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|Tim Osborn: temperature data|
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NAO Tree~rings IPCC1~AR4 ClimGen ACRID CRUTEM~archive HadCRUT4~thisyear
A visualisation of the current year's global and hemispheric temperature anomalies, in comparison with the three warmest years on record.
The top panel shows global-mean temperature anomalies for the current year so far (black), plus values for the remaining months that would make this year end up equalling the previous 1st, 2nd, 3rd, 4th, 6th, 8th or 10th warmest years (black dashed). The red lines show the monthly temperature anomalies for the 3 warmest years in our record (see key). The blue line near the top shows the record high for each individual month prior to the current year. The blue shading marks the next nine warmest values for each individual month, so that the darkest blue is the 10th warmest (prior to the current year) for each month. From this you can see which months of the current year lie in or outside the warmest 10 values for that month.
One thing to remember is that each of these values has an uncertainty that is not shown here. For annual-mean temperatures since 1950, the uncertainty is a bit less than +/-0.1 °C (see middle panel of Fig. 6 of Morice et al., 2012). Therefore although the warmest 3 years appear to be 2014, 2010 and 2005, the differences between these years are less than the size of the uncertainties and the true ranking order may be different.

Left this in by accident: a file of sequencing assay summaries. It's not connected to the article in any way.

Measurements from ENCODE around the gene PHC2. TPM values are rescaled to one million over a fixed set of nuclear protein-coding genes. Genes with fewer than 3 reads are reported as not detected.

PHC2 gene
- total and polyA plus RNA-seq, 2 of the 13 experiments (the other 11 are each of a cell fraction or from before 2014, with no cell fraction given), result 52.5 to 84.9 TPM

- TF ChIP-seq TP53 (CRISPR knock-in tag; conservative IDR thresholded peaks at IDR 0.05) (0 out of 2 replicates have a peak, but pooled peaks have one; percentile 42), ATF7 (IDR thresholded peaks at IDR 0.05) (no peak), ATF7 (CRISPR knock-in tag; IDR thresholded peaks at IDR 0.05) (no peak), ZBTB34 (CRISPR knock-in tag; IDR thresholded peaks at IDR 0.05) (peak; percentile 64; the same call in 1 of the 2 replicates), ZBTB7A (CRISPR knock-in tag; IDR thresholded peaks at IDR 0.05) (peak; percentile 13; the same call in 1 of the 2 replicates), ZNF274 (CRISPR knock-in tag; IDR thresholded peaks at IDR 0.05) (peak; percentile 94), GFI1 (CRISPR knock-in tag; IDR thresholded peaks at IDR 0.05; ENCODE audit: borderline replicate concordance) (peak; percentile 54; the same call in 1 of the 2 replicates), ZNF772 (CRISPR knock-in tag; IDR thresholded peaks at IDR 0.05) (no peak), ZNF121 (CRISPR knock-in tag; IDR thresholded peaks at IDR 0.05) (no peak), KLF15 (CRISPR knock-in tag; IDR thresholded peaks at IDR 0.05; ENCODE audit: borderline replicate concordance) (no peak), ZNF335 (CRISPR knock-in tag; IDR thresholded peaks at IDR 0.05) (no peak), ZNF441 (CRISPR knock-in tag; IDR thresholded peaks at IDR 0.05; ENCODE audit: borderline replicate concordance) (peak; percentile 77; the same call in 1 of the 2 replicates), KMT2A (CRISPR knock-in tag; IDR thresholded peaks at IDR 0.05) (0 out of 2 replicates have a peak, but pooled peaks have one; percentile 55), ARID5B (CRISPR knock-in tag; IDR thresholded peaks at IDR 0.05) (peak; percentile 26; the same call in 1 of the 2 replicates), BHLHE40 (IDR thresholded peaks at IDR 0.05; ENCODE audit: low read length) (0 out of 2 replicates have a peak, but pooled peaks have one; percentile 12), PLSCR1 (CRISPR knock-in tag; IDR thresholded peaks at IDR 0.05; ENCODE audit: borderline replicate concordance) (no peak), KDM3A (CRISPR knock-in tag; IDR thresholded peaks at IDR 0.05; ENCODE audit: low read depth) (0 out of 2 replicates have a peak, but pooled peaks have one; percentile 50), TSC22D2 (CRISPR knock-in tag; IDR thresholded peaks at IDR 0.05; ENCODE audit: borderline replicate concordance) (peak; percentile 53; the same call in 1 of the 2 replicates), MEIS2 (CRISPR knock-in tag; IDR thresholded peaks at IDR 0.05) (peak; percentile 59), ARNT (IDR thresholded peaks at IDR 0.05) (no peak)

The maps below show the January-to-XXX (where XXX is the latest month for which we have processed HadCRUT4 data in the current year) averages for the current year and its current rank when compared with the January-to-XXX averages of all other years in the HadCRUT4 data. The other three maps also show the January-to-XXX averages for the three years that ended up (when data for the whole year became available) being the warmest three years, together with their ranks based only on data for months January-to-XXX.
Northern Hemisphere temperatures
As above, but for the Northern Hemisphere (NH) temperature anomaly for the current year compared with the 3 warmest years in the NH.
Southern Hemisphere temperatures
As above, but for the Southern Hemisphere (SH) temperature anomaly for the current year compared with the 3 warmest years in the SH.
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